People v. Danielson

Decision Date13 December 2007
Docket Number170.,171.
Citation9 N.Y.3d 342,880 N.E.2d 1,849 N.Y.S.2d 480
PartiesThe PEOPLE of the State of New York, Respondent, v. Khalil DANIELSON, Also Known as Khali Danielson, Appellant. The People of the State of New York, Respondent, v. Alexander Pasley, Appellant.
CourtNew York Court of Appeals Court of Appeals
OPINION OF THE COURT

KAYE, Chief Judge.

These two appeals call upon us to determine the scope of weight of the evidence review when a defendant has failed to preserve a challenge to the legal sufficiency of his conviction. In particular, we are asked whether weight of the evidence review requires assessment of the elements of the crime for which defendant is convicted, or whether such review would simply be tantamount to back-door sufficiency review.

Facts

In the first of the two appeals, People v. Danielson, the People presented evidence at trial that defendant, together with fellow gang members Gerard Miller and Oman Green, plotted to kill Kenneth Andrews for "false flagging" — wearing a rival gang's bandana. The three arranged to take Andrews to a secluded area in Seton Falls Park in the Bronx to murder him.

The next day in the park, the group (including other residents of the group home in which they all lived) drank alcohol and smoked cigarettes and marijuana. Later, defendant, Miller and Green argued with Andrews about his false flagging, and the three shot Andrews. One of the group members not involved in the shooting testified that defendant was the first to draw his pistol and shoot Andrews eight times from about two feet away; that Miller next drew his handgun and shot the victim; and that Miller passed his firearm to Green, who shot Andrews once in the head. Green, also a prosecution witness, testified that Miller drew his weapon first and fired the eight shots; that defendant drew his pistol and shot Andrews four times; and that Miller passed Green his handgun, and Green shot Andrews in the head as Andrews lay on the ground. A medical examiner testified the cause of death was a shot either to Andrews' head or to his abdomen.

A grand jury indicted defendant, Miller and Green for acting in concert to commit two counts of murder in the second degree (intentional and depraved indifference) and additional charges. At defendant's trial, defense counsel never claimed that the evidence proved only an intentional killing. The trial court, without objection, charged the jury on both intentional and depraved indifference murder as defined by People v. Register, 60 N.Y.2d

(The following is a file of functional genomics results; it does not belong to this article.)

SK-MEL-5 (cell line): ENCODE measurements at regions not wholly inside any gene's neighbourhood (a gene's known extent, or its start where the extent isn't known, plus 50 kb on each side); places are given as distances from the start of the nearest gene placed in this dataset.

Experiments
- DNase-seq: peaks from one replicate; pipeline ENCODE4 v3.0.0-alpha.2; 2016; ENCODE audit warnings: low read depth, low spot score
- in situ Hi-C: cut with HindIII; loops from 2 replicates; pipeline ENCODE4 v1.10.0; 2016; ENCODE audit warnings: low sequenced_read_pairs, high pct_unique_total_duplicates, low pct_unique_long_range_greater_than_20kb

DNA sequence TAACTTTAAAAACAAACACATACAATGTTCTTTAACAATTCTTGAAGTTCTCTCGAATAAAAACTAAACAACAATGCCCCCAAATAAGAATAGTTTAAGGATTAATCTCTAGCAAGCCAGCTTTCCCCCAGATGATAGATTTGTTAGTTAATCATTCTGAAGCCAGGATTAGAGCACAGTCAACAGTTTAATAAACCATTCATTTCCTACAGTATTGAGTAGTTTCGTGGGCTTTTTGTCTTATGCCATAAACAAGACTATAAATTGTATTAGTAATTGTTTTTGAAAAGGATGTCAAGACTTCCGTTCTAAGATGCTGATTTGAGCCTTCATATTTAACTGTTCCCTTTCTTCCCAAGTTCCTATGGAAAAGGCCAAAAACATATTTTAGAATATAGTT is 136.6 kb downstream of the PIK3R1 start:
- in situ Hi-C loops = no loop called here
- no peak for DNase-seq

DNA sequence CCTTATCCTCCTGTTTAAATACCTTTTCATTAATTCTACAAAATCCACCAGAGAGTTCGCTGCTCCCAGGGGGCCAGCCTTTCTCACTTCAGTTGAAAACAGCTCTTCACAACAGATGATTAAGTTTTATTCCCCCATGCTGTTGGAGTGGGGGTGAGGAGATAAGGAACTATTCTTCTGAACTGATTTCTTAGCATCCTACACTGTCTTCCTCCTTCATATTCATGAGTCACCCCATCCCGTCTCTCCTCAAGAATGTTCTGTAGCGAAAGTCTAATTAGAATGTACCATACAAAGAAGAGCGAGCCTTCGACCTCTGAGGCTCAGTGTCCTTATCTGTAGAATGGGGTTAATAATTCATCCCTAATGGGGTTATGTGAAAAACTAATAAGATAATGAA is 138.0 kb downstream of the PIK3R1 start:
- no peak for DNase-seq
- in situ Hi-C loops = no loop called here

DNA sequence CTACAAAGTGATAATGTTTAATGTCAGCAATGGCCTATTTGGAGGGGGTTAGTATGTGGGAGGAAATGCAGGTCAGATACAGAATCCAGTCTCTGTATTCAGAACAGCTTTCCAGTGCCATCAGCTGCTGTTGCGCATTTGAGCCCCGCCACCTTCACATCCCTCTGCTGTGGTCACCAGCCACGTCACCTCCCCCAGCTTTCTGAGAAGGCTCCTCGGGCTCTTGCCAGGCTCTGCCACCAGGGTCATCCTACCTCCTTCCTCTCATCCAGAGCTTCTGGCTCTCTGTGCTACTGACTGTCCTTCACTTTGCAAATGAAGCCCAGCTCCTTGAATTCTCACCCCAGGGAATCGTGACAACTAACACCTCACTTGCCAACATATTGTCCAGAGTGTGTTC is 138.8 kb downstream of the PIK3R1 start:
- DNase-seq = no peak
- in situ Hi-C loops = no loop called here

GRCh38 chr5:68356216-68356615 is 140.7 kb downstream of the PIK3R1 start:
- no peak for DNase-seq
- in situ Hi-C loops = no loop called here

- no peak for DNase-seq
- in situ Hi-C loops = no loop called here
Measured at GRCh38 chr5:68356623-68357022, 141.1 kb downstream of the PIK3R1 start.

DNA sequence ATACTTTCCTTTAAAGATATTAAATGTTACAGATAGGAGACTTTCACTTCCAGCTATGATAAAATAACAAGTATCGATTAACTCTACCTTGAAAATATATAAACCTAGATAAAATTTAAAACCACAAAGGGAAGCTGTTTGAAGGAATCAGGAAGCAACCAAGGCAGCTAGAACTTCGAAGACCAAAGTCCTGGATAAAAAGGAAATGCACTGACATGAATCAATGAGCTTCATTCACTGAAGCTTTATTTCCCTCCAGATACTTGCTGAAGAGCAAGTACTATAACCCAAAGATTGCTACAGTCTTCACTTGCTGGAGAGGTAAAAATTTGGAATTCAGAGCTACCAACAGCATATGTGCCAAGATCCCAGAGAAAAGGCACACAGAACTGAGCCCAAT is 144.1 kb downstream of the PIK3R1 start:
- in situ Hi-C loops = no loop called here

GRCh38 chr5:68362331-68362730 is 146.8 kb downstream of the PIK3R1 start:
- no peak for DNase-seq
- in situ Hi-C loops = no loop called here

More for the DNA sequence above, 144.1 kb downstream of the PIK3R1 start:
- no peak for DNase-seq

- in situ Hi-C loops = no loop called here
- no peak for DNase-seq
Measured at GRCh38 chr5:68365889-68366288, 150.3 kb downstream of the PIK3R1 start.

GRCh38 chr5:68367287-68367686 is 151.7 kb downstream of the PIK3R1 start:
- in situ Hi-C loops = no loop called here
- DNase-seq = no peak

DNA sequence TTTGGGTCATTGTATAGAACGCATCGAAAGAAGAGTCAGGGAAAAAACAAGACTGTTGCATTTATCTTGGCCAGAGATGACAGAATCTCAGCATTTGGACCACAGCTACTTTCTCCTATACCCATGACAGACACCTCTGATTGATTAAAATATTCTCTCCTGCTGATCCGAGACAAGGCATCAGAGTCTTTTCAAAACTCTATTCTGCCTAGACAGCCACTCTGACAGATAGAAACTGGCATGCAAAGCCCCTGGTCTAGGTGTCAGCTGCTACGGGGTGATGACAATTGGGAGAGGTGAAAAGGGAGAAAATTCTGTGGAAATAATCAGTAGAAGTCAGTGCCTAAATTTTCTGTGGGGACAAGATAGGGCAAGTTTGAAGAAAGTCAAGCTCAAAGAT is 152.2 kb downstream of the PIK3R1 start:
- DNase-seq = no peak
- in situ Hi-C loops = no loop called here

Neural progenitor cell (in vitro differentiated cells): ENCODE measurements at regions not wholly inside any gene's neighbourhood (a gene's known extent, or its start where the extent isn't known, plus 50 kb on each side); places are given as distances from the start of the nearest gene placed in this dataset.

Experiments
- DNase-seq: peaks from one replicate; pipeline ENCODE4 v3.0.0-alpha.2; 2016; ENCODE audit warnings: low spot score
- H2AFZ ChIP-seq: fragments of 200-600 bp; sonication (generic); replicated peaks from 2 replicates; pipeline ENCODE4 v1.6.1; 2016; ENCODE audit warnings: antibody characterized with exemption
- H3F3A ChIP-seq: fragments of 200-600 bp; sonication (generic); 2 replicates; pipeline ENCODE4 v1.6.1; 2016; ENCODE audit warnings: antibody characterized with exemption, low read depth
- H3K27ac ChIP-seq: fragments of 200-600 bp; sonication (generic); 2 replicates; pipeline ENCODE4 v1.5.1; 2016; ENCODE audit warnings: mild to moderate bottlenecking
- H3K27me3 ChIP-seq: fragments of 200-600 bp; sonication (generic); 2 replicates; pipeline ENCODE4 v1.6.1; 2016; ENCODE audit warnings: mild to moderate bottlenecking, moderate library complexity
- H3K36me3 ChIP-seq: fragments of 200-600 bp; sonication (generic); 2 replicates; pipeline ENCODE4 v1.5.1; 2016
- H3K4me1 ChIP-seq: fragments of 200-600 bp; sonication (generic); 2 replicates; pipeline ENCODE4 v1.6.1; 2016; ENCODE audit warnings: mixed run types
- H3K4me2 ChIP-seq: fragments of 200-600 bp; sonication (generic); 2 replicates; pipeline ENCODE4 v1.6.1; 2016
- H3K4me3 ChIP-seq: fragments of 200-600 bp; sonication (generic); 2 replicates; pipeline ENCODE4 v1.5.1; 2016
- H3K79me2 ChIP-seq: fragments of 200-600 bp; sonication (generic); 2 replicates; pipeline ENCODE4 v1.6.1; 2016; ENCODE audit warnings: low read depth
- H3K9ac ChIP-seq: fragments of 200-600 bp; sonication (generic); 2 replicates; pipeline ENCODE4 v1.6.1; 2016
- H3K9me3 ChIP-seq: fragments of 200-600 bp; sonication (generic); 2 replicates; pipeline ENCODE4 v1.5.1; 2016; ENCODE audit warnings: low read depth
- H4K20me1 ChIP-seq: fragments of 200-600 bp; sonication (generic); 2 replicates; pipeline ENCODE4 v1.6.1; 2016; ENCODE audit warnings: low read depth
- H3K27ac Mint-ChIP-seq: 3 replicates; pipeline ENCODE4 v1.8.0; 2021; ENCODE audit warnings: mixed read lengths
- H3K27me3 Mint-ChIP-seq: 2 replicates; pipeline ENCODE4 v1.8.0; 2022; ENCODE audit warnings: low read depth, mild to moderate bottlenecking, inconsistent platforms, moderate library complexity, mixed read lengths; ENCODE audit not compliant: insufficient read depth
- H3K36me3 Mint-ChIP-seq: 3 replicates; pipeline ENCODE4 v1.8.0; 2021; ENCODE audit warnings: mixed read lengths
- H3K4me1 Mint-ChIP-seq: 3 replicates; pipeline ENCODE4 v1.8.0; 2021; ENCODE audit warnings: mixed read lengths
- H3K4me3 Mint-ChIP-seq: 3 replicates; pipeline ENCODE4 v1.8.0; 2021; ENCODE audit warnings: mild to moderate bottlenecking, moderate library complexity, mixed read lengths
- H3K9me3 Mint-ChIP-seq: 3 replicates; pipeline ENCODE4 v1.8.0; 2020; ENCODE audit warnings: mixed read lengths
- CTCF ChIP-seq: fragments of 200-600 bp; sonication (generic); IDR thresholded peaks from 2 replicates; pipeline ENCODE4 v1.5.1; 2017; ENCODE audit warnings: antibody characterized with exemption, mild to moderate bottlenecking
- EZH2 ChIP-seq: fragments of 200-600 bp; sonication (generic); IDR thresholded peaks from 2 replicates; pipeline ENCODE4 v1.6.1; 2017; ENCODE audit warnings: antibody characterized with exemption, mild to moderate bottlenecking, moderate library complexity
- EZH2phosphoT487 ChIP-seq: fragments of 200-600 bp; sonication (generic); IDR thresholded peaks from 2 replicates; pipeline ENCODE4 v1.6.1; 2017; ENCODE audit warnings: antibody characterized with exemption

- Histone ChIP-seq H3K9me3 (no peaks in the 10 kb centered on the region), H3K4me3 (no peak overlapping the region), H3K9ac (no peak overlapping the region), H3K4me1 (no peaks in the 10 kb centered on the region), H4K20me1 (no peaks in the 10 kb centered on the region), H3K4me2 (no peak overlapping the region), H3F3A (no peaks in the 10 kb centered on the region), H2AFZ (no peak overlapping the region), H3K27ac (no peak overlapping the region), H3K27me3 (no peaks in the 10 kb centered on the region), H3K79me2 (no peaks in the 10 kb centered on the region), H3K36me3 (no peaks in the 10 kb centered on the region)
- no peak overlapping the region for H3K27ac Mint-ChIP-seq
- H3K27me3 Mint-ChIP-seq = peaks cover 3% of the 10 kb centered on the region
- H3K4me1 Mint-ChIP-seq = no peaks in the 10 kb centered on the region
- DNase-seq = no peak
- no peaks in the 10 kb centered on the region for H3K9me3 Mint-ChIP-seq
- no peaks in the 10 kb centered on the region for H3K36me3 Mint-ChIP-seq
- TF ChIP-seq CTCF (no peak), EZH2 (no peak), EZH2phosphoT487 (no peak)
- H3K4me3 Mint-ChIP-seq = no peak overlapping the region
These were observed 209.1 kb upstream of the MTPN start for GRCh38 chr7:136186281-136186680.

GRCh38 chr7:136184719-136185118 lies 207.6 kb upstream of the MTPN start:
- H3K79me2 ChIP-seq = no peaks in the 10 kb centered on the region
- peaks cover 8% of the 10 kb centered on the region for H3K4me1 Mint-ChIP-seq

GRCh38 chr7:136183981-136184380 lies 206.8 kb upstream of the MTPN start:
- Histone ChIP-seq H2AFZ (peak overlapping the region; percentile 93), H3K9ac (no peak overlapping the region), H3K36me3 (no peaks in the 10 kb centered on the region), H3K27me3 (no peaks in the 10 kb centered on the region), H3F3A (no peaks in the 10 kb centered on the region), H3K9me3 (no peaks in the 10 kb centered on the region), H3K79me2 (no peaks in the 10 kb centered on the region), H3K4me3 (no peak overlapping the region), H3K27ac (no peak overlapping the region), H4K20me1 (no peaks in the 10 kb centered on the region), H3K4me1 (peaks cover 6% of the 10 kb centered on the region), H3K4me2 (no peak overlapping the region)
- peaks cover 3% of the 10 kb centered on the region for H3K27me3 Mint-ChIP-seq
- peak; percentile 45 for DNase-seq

[849 N.Y.S.2d 347]

270, 469 N.Y.S.2d 599, 457 N.E.2d 704 (1983). The jury acquitted defendant of intentional murder but convicted him of depraved indifference murder.

The Appellate Division affirmed defendant's conviction, one Justice dissenting. Although all five Justices recognized that defendant had not preserved a legal sufficiency claim, they disagreed on how to perform the weight of the evidence review. The majority noted that, on appeal, defendant had argued only that the evidence did not support the verdict because of inconsistencies in the testimony; he did not claim that the weight of the evidence proved only intentional murder. Thus, limiting its consideration to defendant's appellate argument, the court confined its weight review to credibility issues and concluded that, though the witnesses recalled defendant's actions during the crime differently, the evidence nonetheless supported the jury's verdict. In dissent, Justice Mazzarelli urged that a reviewing court must weigh the evidence in light of the elements of the crime and that the evidence here could support only intentional murder. Justice Mazzarelli granted leave to appeal to this Court.